Baltimore Street Builders v. Stewart, 186 Md.App. 684, 975 A.2d 271(Md. Ct. Spec. App 2009), involves an interesting twist on pre-formation contracts.  Lenkey and Kunkel were contractors, with separate businesses, each conducted through separate LLCs.  Apparently, Lenkey and Kunkel also conducted business as partners under the name Baltimore Street Builders.  Lenkey signed a construction contract in the name of Baltimore Street Builders, LLC.  Work under the contract began in January 2006.  The LLC was not organized until March 2007, shortly before the completion of the work in June 2007.  When the homeowner refused to pay for the work as performed, the LLC sued to establish and enforce a mechanic’s lien on the property.  The problem?  Neither Lenky, who signed the conttract, nor the LLC, nor its predecessor partnership, had a home improvement license, either at the time of contracting, or before starting or completing work.  No license, no lien.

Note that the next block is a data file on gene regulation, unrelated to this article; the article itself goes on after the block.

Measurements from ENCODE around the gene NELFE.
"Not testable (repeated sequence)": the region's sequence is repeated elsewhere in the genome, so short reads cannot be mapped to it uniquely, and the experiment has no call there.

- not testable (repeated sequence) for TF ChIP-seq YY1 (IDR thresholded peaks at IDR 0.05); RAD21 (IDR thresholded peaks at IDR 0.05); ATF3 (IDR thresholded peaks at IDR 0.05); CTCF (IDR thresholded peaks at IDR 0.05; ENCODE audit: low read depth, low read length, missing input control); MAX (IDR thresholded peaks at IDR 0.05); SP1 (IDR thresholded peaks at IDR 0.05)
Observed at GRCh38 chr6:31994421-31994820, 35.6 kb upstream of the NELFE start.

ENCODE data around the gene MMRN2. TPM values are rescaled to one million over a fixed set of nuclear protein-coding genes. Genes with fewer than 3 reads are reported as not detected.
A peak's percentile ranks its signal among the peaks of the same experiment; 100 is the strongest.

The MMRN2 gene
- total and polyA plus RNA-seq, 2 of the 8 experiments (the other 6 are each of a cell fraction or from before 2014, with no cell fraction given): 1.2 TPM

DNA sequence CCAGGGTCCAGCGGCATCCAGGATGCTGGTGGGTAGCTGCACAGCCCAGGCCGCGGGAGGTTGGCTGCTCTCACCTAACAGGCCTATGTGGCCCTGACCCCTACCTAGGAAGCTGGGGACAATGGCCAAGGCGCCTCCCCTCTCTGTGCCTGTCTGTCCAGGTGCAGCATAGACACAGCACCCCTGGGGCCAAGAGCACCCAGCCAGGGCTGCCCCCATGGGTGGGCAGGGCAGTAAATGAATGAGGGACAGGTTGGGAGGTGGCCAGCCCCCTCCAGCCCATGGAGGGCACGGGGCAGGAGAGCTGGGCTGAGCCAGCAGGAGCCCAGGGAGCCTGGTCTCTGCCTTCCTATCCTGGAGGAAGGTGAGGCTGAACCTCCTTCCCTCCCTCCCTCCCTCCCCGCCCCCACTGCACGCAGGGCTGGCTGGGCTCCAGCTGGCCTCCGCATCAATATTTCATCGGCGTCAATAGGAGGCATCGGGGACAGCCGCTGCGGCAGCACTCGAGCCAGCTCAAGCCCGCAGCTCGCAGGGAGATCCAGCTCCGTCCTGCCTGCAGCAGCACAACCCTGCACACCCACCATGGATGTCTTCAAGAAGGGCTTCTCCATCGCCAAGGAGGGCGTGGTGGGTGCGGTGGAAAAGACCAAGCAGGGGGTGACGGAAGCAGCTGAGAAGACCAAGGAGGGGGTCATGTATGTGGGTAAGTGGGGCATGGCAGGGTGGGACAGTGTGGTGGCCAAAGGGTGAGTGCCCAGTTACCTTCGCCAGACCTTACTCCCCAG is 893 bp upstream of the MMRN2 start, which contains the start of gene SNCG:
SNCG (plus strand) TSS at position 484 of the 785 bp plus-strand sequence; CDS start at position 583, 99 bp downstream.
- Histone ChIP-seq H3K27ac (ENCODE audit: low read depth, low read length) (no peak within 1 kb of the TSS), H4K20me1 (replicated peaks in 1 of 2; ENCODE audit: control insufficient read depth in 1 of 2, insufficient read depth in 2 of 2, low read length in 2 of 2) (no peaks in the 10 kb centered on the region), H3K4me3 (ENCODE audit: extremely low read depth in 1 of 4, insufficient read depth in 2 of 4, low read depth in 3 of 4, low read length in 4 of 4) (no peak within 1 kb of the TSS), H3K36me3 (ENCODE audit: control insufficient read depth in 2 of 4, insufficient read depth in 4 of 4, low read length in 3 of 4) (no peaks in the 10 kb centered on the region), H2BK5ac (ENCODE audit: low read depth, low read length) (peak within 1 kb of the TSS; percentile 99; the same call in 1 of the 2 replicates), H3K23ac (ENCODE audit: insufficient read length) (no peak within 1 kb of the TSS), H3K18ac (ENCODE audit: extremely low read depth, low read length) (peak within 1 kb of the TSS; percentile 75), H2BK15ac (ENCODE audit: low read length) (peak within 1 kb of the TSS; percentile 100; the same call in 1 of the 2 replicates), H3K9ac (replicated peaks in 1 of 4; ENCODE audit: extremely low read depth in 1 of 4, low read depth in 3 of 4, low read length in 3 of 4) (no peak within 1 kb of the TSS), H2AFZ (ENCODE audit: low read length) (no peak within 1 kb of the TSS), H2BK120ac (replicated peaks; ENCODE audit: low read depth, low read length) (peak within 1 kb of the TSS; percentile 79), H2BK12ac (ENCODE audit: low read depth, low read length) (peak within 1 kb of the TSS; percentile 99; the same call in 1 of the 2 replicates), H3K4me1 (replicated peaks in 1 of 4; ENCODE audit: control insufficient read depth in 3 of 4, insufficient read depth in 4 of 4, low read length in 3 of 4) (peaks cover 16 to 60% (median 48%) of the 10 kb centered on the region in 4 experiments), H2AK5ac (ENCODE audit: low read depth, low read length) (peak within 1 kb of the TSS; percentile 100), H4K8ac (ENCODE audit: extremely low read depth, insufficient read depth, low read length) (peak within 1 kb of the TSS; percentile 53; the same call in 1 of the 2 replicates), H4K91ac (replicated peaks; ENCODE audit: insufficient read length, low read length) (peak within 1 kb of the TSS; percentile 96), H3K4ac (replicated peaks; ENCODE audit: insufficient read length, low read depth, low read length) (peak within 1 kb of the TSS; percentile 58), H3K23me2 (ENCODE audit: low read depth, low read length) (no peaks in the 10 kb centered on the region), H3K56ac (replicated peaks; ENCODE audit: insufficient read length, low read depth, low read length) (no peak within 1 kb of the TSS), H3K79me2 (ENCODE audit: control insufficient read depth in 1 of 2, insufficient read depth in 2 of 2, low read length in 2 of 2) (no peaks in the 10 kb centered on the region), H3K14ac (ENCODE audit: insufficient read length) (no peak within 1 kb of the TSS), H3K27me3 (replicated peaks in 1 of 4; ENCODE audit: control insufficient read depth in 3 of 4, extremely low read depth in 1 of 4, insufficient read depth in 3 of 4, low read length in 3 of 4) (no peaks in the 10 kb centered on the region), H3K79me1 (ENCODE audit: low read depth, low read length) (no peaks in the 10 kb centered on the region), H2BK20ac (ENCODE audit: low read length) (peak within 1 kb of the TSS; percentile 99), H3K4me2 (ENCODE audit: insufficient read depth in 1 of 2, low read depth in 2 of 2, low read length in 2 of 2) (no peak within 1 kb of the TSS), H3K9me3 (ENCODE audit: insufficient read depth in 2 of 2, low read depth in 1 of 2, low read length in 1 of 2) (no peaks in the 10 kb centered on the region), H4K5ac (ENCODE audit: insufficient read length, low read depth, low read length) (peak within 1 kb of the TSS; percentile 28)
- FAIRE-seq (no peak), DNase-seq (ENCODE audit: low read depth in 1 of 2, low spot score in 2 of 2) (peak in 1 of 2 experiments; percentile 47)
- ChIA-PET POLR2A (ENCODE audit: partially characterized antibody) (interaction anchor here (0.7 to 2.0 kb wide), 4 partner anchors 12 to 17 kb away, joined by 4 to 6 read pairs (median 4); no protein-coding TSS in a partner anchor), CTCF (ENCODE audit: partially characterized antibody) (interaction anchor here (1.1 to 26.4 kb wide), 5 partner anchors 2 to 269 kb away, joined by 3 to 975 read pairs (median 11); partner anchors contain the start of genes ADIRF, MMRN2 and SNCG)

The Court rejected the argument that the licensing requirement was met because work under the contract was done by Kunkel’s LLC, which did have a home improvement license.  The court reasoned that the statute required “persons” acting as contractors to be licensed, and defined person to include any “partnership, firm, association, corporation, or other entity.”  Slip Op., at 8-9. 

Inasmuch as neither Robert Lenkey or BSB [the LLC?]  of the informal partnership known as BSB ever had a home improvement contractor’s license, it cannot be said that the “person” with whom appellee contracted complied with [the licensing statute]. (sic).

Slip Op., at 9.  The Court also rejected a substantial compliance argument

Because BSB’s counsel admitted at oral argument before us that it was Mr. Kunkel’s company … that had the license, we interpret the appellant’s argument to be that BSB substantially complied with the statute because at the time the contract … was signed, BSB was a partnership and Mr. Kunkel was one of BSB’s partners, and an entity controlled by Mr. Kunkel had a license.  Such an attenuated relationship with a license holder can scarcely be considered “substantial compliance” in light of the requirement that the partnership [BSB] that contracts to do the home improvement work must be licensed.

Slip Op., at 12-13.

And, the mere fact that [Kunkel’s LLC], a sub contractor, was licensed does not fulfill the purpose of the Home Improvement Law insofar as [the homeowner] s concerned. After all, [the homeowner] never contracted with that entity and thus could not have successfully brought a breach contract action against [it.]